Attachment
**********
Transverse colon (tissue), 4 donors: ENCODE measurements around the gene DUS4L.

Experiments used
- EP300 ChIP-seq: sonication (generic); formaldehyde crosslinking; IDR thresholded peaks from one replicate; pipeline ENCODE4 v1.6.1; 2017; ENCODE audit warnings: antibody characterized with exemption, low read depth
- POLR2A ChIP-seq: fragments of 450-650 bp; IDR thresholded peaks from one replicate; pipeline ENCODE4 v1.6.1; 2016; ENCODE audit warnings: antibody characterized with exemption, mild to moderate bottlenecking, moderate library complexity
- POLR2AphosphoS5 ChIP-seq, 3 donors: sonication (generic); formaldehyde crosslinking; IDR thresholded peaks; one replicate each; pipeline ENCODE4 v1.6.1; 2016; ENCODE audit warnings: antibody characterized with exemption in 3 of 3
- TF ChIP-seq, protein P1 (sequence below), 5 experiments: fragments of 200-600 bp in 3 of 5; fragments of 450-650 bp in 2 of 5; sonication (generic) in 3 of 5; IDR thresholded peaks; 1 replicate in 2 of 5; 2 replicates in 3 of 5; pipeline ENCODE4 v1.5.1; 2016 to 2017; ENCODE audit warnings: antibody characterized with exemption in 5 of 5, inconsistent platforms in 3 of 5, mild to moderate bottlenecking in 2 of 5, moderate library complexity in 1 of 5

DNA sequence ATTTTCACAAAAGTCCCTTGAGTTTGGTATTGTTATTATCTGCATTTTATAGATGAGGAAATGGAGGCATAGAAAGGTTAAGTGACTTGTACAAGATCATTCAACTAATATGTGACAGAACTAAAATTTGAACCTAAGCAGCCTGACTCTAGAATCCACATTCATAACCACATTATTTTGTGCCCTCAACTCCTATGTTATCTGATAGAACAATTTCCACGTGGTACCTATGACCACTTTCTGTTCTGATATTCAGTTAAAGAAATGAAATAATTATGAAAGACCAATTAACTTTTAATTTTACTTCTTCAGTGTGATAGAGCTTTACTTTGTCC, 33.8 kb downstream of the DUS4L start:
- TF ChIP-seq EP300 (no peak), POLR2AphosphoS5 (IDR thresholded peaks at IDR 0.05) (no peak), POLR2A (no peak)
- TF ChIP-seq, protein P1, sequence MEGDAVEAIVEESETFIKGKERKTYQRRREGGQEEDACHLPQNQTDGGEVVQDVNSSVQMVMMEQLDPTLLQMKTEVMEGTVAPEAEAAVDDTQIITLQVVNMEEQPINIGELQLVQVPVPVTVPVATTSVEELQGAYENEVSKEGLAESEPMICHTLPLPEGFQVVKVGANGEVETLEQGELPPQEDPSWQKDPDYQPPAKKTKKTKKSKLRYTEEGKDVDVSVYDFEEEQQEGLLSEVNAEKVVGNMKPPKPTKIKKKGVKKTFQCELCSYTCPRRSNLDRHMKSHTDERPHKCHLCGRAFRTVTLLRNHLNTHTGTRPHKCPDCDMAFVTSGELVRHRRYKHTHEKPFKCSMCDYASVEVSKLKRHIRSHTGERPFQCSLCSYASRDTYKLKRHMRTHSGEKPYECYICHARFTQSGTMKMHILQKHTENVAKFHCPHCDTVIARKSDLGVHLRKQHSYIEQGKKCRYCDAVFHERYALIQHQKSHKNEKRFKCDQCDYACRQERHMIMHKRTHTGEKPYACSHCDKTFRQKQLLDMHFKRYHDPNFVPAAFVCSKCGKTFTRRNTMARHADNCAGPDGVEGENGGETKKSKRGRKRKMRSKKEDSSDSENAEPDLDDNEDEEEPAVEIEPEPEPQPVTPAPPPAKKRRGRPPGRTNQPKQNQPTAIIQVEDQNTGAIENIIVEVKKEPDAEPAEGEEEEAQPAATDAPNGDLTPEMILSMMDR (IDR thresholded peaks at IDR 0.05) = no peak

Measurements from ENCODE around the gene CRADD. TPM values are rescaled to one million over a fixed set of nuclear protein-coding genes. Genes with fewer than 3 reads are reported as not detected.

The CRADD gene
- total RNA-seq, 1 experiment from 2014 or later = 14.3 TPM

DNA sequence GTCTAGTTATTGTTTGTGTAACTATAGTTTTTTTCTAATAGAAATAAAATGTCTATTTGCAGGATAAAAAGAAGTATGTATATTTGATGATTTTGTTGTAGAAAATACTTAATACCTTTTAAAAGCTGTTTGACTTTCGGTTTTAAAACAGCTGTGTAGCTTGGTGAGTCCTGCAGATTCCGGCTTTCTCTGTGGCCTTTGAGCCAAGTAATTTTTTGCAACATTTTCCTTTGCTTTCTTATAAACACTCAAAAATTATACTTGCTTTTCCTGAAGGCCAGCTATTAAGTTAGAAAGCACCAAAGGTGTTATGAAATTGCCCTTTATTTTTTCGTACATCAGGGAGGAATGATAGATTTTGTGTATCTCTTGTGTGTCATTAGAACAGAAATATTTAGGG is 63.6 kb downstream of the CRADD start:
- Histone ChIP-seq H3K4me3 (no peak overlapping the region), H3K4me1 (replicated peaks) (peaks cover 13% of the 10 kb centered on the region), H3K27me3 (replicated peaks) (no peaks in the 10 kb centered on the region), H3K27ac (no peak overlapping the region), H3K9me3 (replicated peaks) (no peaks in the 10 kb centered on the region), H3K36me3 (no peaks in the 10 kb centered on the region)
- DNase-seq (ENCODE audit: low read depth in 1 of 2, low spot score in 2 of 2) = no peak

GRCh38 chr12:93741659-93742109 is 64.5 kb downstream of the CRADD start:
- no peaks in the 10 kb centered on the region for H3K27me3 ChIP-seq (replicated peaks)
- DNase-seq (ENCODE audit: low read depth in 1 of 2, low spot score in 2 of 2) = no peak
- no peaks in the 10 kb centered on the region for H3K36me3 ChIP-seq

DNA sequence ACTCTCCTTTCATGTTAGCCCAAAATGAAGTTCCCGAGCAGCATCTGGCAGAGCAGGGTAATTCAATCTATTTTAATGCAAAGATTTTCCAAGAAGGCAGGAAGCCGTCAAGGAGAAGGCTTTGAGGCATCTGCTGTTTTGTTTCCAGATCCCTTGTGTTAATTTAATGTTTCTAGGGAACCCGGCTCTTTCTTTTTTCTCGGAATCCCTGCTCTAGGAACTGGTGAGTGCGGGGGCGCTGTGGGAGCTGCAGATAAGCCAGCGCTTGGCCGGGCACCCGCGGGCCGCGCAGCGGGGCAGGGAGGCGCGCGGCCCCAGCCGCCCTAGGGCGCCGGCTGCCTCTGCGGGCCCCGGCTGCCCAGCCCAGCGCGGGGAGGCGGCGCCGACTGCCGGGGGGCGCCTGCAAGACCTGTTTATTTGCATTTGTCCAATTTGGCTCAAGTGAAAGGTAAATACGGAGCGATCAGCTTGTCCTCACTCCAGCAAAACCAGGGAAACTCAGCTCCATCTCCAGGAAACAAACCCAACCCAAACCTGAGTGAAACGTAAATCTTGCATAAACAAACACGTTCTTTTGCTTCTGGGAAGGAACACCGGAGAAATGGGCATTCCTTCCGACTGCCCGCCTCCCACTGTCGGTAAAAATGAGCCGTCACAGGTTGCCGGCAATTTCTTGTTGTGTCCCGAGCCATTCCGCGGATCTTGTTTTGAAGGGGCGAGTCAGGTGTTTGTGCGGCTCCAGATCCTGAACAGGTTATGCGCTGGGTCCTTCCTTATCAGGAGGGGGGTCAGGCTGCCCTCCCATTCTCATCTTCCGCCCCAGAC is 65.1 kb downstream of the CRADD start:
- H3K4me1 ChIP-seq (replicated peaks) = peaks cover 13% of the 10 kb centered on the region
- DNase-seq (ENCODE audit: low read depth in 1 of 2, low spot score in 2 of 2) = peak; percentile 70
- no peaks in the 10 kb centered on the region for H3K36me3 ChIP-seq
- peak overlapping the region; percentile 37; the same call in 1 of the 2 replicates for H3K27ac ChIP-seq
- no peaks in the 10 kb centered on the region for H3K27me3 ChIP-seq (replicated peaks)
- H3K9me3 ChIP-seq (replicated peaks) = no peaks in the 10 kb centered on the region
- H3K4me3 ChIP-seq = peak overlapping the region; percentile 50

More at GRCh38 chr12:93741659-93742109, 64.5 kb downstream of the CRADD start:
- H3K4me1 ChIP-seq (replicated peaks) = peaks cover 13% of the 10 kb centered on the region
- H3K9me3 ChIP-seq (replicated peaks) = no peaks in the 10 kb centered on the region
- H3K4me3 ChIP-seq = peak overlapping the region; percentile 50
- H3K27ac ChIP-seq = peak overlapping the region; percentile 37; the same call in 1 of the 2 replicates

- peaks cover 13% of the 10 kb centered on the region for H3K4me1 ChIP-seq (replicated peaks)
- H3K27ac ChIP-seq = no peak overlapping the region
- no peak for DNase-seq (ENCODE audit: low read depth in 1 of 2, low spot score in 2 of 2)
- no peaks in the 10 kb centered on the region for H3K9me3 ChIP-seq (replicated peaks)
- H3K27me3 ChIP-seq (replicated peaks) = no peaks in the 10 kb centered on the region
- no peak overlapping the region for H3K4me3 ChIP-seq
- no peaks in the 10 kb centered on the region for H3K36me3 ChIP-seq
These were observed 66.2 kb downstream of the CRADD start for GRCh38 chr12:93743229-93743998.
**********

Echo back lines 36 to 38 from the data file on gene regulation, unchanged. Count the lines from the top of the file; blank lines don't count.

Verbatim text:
- no peaks in the 10 kb centered on the region for H3K9me3 ChIP-seq (replicated peaks)
- H3K27me3 ChIP-seq (replicated peaks) = no peaks in the 10 kb centered on the region
- no peak overlapping the region for H3K4me3 ChIP-seq